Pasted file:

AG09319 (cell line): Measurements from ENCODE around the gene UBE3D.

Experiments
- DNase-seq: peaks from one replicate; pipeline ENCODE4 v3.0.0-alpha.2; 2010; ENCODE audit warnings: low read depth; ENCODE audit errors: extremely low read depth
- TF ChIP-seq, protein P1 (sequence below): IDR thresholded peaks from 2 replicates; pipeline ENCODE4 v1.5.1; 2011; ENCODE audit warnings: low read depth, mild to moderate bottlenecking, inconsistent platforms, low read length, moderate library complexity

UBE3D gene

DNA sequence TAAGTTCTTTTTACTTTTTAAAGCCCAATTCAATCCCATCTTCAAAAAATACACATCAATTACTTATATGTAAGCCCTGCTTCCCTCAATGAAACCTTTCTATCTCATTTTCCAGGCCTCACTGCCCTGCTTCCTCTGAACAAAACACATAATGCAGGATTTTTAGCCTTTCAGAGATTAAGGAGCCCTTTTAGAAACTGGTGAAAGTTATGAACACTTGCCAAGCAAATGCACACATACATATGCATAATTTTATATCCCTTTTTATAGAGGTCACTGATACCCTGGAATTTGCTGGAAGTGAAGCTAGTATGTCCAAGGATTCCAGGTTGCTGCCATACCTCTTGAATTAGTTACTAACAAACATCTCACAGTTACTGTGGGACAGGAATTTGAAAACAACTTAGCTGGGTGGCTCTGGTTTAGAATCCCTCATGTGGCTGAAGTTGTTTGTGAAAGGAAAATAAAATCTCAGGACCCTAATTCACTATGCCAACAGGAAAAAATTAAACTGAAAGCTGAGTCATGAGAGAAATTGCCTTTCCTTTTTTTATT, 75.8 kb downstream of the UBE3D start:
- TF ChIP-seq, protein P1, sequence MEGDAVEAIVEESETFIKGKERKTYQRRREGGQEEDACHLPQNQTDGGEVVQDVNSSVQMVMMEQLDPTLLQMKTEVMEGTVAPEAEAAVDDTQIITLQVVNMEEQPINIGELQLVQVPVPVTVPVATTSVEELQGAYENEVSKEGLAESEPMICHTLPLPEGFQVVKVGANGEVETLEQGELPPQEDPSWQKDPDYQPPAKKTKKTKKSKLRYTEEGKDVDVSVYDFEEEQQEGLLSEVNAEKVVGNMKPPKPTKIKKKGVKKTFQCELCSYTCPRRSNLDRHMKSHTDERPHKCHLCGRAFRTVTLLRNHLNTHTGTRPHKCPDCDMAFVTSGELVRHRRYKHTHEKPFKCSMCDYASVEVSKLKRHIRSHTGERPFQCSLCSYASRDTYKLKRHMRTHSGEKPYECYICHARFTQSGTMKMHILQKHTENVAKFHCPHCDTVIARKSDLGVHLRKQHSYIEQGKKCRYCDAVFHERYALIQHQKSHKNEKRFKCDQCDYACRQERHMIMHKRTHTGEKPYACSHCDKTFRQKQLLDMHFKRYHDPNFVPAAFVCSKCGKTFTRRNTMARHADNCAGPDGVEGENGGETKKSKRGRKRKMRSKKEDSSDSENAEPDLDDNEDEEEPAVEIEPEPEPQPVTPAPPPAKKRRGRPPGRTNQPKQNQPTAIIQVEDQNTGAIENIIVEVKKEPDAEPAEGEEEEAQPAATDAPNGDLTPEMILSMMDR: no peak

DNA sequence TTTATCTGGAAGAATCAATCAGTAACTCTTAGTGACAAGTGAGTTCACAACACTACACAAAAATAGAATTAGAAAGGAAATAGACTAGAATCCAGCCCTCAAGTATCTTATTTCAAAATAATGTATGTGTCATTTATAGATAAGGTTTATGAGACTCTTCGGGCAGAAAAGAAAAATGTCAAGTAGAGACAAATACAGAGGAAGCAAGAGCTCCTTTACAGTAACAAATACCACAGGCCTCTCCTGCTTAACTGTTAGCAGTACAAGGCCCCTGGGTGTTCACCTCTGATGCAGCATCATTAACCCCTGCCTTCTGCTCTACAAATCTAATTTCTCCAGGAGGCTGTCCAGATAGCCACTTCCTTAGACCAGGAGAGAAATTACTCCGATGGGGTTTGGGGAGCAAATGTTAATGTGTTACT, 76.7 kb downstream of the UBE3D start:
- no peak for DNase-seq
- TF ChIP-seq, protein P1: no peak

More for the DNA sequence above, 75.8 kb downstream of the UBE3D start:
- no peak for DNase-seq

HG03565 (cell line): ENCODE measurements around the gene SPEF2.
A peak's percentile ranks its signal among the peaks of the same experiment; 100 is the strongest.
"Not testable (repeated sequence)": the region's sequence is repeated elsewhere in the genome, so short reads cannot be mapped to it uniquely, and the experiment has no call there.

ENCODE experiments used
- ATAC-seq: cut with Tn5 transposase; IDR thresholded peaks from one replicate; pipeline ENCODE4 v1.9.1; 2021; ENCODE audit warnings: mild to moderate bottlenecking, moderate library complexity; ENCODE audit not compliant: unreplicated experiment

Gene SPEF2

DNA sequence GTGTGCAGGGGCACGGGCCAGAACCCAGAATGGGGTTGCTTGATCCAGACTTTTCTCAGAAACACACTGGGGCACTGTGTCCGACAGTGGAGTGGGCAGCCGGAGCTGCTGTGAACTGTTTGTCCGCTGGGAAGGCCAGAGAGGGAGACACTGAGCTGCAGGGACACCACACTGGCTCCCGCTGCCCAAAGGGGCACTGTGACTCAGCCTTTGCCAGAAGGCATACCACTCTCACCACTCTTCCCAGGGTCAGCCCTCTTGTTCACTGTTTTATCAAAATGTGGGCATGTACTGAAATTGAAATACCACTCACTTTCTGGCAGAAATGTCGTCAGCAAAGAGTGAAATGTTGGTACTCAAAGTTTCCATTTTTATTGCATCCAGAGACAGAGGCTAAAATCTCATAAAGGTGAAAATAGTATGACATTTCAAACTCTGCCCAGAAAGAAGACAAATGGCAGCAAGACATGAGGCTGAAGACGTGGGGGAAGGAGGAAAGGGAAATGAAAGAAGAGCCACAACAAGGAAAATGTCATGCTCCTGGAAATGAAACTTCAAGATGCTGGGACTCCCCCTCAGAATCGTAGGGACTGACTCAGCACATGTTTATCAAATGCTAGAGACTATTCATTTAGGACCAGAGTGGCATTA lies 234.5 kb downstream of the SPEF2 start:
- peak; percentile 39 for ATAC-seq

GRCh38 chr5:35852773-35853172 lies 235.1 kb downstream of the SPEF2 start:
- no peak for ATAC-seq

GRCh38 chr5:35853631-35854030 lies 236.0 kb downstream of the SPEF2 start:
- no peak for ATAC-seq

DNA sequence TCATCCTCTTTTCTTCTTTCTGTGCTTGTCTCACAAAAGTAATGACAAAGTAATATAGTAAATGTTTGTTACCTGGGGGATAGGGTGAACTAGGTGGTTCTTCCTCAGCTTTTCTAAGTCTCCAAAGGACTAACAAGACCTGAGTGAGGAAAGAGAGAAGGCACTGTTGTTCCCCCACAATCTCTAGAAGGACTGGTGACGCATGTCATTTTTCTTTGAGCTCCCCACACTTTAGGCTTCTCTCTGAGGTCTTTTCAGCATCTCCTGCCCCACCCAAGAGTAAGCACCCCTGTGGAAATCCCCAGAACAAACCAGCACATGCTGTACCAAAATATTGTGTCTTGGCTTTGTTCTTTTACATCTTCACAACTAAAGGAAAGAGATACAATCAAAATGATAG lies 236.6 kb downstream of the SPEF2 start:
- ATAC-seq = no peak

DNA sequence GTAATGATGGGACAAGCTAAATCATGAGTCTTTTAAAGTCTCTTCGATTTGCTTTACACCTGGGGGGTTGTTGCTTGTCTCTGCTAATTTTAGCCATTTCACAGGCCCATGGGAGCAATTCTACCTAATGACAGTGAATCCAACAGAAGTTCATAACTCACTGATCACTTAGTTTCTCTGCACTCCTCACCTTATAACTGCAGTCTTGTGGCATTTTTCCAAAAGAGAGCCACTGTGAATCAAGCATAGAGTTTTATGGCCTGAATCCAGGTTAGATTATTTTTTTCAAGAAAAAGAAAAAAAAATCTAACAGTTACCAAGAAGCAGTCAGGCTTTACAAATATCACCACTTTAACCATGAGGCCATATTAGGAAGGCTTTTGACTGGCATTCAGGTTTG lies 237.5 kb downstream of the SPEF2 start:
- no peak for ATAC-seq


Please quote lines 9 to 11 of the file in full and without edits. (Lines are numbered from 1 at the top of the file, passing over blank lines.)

- no peak for DNase-seq
- TF ChIP-seq, protein P1: no peak

More for the DNA sequence above, 75.8 kb downstream of the UBE3D start: